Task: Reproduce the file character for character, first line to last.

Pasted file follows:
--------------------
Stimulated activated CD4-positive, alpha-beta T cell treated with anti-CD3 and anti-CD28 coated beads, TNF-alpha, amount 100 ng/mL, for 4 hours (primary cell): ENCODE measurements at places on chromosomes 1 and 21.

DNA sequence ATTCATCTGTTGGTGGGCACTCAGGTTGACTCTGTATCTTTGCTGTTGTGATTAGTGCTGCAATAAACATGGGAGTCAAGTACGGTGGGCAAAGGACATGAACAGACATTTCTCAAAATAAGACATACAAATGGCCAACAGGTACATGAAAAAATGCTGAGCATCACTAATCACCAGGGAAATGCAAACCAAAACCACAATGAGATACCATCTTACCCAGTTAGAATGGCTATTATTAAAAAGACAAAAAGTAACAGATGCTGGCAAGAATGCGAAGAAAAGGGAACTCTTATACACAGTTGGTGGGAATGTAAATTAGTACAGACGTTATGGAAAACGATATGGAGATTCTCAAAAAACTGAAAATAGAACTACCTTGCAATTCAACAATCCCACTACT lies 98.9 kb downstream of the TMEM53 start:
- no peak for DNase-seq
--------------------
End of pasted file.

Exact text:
Stimulated activated CD4-positive, alpha-beta T cell treated with anti-CD3 and anti-CD28 coated beads, TNF-alpha, amount 100 ng/mL, for 4 hours (primary cell): ENCODE measurements at places on chromosomes 1 and 21.

DNA sequence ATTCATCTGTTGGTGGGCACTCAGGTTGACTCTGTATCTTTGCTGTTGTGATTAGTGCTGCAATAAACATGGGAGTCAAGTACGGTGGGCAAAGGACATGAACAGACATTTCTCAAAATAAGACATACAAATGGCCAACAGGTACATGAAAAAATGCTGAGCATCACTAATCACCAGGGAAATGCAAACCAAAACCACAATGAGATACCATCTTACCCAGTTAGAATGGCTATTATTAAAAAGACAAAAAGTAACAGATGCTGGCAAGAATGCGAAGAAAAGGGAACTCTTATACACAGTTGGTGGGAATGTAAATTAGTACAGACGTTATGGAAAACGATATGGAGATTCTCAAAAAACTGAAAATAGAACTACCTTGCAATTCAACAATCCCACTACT lies 98.9 kb downstream of the TMEM53 start:
- no peak for DNase-seq